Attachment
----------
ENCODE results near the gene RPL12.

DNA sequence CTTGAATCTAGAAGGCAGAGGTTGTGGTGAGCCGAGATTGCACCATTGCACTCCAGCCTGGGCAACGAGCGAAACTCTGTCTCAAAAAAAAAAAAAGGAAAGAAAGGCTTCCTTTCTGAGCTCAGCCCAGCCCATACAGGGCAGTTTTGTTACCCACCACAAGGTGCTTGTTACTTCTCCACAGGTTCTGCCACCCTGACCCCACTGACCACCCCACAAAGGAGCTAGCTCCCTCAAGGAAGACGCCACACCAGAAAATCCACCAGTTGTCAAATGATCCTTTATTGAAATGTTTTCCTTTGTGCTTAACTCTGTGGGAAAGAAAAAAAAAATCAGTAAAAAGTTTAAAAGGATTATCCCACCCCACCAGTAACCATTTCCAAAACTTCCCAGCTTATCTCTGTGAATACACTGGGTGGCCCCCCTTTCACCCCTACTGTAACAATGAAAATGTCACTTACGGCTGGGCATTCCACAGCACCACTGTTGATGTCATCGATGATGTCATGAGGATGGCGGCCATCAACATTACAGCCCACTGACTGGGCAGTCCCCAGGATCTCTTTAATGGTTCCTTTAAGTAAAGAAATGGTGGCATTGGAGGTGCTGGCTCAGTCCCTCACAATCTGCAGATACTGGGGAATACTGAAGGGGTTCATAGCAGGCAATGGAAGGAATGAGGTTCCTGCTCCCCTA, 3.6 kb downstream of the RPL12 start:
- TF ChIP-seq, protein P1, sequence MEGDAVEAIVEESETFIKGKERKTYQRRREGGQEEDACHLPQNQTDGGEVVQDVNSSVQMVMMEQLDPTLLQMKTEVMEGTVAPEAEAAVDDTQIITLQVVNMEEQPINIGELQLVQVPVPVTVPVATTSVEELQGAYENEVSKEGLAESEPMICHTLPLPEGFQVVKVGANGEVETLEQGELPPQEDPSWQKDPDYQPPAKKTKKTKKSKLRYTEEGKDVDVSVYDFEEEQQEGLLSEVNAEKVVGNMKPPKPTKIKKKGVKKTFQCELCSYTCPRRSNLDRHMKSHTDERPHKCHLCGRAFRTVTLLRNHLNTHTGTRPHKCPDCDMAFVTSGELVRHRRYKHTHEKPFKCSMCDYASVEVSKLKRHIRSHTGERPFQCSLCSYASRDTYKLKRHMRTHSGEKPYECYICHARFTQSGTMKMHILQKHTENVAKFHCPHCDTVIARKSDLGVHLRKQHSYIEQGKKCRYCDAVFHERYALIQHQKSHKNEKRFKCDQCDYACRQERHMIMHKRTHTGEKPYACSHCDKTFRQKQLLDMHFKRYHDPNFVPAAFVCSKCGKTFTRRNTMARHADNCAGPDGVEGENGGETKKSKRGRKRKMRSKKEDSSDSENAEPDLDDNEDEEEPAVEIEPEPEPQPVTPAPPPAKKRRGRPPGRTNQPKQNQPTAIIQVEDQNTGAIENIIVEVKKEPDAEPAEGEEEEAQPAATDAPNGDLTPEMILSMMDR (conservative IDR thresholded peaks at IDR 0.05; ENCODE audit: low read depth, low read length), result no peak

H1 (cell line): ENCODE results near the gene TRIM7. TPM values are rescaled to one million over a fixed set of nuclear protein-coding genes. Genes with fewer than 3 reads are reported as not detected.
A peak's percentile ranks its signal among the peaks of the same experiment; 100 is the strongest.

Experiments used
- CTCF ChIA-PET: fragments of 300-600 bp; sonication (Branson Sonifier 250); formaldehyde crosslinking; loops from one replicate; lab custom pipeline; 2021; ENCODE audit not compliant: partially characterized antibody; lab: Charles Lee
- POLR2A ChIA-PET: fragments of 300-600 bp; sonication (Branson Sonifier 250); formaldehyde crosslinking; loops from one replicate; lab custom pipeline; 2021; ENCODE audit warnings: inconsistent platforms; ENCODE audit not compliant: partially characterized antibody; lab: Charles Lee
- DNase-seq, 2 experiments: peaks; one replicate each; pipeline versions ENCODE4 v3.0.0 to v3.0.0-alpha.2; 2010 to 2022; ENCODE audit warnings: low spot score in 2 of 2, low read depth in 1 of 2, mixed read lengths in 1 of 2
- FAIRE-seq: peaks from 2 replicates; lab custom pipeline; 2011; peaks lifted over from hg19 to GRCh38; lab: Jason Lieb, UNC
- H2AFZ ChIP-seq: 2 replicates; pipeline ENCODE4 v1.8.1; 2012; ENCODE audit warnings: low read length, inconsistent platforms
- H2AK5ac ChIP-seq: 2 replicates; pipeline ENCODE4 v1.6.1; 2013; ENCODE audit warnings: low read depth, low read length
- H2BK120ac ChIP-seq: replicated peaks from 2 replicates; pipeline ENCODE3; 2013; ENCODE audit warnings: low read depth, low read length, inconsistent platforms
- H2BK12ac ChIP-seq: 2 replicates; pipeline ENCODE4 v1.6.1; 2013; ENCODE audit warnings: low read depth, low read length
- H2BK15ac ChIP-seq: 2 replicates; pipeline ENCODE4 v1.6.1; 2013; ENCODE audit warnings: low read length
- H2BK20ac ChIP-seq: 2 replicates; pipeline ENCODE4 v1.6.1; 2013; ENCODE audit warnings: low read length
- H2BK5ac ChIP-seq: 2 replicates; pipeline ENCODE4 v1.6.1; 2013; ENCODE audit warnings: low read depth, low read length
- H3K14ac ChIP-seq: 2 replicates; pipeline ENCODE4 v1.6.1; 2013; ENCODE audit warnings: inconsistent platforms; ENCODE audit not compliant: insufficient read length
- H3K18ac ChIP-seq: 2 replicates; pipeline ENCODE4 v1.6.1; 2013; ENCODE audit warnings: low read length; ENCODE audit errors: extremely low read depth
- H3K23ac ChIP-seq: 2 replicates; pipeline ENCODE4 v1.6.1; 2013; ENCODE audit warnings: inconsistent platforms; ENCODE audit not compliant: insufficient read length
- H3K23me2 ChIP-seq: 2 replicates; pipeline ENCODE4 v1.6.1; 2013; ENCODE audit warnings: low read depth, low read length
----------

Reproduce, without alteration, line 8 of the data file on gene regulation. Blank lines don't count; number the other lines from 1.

- POLR2A ChIA-PET: fragments of 300-600 bp; sonication (Branson Sonifier 250); formaldehyde crosslinking; loops from one replicate; lab custom pipeline; 2021; ENCODE audit warnings: inconsistent platforms; ENCODE audit not compliant: partially characterized antibody; lab: Charles Lee